It must be said that I love unconventional golf holes so I was in my element at Crystal Downs but I can see that purists might shudder at the seventh.

With heads potentially scrambled, comes the stroke index one – a par-five up the hill which can be reached comfortably in regulation if the ball is kept on the fairway.

However, it would be easy to misjudge the green’s false front and a putting surface which initially seems more benign than others but certainly is not.

“I don’t talk about that hole,” the genial lady had said in the pro shop as she told of her Crystal Downs favourites and then we looked out onto the ninth.

This is a heck of an ascending par-three with a huge flat bunker down the right of the green and fall-away rough on the left.

Anyone who finds their ball in the sand will have an almost impossible job of stopping the ball near the cup.

After a half-time snack, we adjourned to the elevated 10th tee looking down at what appears to be a straightforward par-four.

I knocked my drive down the middle and hit a firm fairway wood but it slid into the sand to the left of the hole. This is where the fun began.

“Try to keep it on the patch of rough to the left of the flag,” advised my caddie and I responded with one of my crispest bunker shots ever.

The ball pitched four feet off the green, fell towards a glorious finale and went on and on and on, leaving a fearsome put 30 feet uphill. I was lucky to score bogey.

“Don’t blame me,” said the member of the greenkeeping staff who had observed my agony with a smile.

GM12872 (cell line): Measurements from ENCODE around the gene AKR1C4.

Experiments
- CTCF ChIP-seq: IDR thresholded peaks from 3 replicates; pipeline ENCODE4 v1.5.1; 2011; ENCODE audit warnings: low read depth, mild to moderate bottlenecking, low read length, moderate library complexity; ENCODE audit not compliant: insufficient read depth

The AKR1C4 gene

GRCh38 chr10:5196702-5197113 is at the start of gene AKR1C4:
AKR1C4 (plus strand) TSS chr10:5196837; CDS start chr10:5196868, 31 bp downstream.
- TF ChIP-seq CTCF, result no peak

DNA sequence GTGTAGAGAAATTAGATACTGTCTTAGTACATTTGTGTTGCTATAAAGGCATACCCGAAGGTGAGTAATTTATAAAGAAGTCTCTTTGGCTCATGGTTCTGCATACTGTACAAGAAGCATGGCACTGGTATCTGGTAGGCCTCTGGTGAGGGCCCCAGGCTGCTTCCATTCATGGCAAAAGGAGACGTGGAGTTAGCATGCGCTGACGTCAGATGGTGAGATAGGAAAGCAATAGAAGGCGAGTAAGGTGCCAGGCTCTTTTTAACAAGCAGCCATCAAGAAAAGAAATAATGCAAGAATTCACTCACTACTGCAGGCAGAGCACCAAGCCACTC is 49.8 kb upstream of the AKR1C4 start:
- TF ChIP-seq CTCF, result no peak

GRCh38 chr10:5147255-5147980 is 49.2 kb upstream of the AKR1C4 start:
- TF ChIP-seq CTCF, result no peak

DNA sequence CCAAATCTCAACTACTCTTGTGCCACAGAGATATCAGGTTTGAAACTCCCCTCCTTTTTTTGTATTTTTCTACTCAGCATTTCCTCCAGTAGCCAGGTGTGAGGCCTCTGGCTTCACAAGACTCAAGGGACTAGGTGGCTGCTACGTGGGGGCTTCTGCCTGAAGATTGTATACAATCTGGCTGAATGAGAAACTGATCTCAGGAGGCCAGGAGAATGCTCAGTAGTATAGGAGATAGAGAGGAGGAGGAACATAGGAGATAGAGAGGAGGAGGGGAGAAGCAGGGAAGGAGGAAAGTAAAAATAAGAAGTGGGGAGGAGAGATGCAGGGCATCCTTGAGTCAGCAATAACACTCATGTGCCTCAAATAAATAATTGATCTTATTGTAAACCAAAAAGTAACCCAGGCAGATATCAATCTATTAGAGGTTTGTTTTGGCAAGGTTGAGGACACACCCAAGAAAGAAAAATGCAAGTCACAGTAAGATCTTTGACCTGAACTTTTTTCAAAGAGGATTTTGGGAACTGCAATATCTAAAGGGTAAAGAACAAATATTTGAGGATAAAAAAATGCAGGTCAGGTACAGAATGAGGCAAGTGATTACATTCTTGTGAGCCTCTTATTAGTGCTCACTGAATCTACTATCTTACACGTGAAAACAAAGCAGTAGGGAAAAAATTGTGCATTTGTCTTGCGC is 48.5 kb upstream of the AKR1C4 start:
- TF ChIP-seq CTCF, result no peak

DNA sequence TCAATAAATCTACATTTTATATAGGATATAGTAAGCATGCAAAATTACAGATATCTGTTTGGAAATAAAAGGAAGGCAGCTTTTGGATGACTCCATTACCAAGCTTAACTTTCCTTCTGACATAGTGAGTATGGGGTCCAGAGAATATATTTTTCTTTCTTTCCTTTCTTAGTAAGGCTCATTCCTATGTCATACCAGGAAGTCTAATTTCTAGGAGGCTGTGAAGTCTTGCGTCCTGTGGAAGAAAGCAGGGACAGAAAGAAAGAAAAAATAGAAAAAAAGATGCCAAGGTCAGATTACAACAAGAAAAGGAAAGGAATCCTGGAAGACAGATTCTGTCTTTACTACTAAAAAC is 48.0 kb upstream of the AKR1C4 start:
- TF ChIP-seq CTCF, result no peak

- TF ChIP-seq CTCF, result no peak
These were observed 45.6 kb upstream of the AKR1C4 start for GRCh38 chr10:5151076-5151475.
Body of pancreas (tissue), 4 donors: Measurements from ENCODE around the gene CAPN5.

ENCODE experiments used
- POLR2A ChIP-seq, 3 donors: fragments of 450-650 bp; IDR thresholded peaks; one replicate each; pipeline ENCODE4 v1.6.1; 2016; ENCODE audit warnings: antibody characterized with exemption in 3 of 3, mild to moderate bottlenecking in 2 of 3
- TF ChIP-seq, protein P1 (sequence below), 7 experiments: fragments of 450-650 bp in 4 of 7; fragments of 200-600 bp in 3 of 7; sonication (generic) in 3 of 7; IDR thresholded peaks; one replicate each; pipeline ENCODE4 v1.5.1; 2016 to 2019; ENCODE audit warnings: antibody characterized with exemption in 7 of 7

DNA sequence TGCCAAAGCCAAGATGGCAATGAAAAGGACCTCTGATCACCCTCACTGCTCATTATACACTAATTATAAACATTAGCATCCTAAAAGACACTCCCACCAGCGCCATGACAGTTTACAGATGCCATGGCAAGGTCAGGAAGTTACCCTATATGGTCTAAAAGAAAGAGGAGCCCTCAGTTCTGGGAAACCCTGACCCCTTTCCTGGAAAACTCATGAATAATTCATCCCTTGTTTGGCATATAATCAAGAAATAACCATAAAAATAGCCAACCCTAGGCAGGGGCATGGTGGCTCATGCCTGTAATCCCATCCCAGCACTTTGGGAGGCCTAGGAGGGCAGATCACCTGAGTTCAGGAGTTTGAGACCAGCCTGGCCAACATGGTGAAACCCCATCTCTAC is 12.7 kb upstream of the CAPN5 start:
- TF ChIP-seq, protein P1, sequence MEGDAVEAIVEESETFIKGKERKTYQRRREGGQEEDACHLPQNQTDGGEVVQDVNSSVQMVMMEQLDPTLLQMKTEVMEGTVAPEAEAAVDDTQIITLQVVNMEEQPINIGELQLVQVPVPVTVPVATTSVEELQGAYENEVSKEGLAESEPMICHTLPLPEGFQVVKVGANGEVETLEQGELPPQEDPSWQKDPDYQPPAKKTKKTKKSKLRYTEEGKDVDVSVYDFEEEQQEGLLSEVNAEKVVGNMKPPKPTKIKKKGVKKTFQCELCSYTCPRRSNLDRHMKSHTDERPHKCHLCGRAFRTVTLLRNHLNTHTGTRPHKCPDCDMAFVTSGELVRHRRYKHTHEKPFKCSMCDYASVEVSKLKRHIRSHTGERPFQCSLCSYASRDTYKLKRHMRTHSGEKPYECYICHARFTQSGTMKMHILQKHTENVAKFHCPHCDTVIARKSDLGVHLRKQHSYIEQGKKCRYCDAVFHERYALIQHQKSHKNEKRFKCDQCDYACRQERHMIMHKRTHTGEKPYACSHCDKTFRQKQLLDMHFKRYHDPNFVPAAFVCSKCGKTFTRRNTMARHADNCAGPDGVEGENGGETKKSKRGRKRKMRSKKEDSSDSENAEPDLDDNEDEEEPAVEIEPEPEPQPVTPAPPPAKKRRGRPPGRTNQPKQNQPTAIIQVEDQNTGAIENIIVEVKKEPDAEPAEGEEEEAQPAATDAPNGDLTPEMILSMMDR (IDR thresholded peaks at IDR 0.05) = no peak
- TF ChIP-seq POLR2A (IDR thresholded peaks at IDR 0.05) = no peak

As said, it was Mrs W’s turn to be tormented on the 11th – an epic par-three through forest, ascending to a multi-layered green.

I was rather surprised by holes 12 to 16 because it is as if Crystal Downs is a different course – relatively flat land with limited views.

The run begins with a bending 400-yard+ par-four with what seemed to be one of the widest fairways we have ever played, narrowing towards a green with bunkers on either side.

But the intensity ratchets up with the 13th, a much tighter 435-yard proposition with a tree line all the way down the right and an incline into a small target.

And the 139-yard 14th is a compelling par-three with an infinity green that prompts doubt into making a false shot into one of the traps that surround it.

In reality, the putting surface is long enough to take a fully committed strike. Obviously, we both found sand.

Crystal Downs has some excellent short par-fours which look easy at first glance but certainly are not.

This is true of the 15th, known as Little Poison to the locals because, at 322 yards, it seems a synch and yet stopping the ball near enough to the flag to score is a huge challenge.

Following the long par-five 16th comes one of the most memorable holes in golf.

The 17th, with its glorious backdrop of forest and lake, is just 301 yards long and has peril at every turn.

There are two options off the tee. To land the ball at 200 yards and have a pitch into the flag or go for the green.

A short drive will see the ball fall down a steep decline towards trees, a longer one will see it slip down into a valley, leaving a blind shot.

Those who can reach 300 yards are unlikely to see the ball stay on a green which is defended by bunkers and gradients to the front and rear.

And yet this was so nearly my moment of Crystal Downs glory. My drive landed perfectly, my pitch ended no more than five feet from the hole but I groaned in dismay as my putt ran feebly around the cup.

The Crystal Downs estate is very upmarket but I have never previously heard builders singing opera.

Those working on the roof of the 18th hole’s greenside home were belting out tunes like the three tenors as we chipped towards the flag of this trick curving par-four.

I felt like joining in with Nessun Dorma!

It was a wonderfully quirky way to complete a round at a course which is punctuated with unique features and where we were made to feel right at home.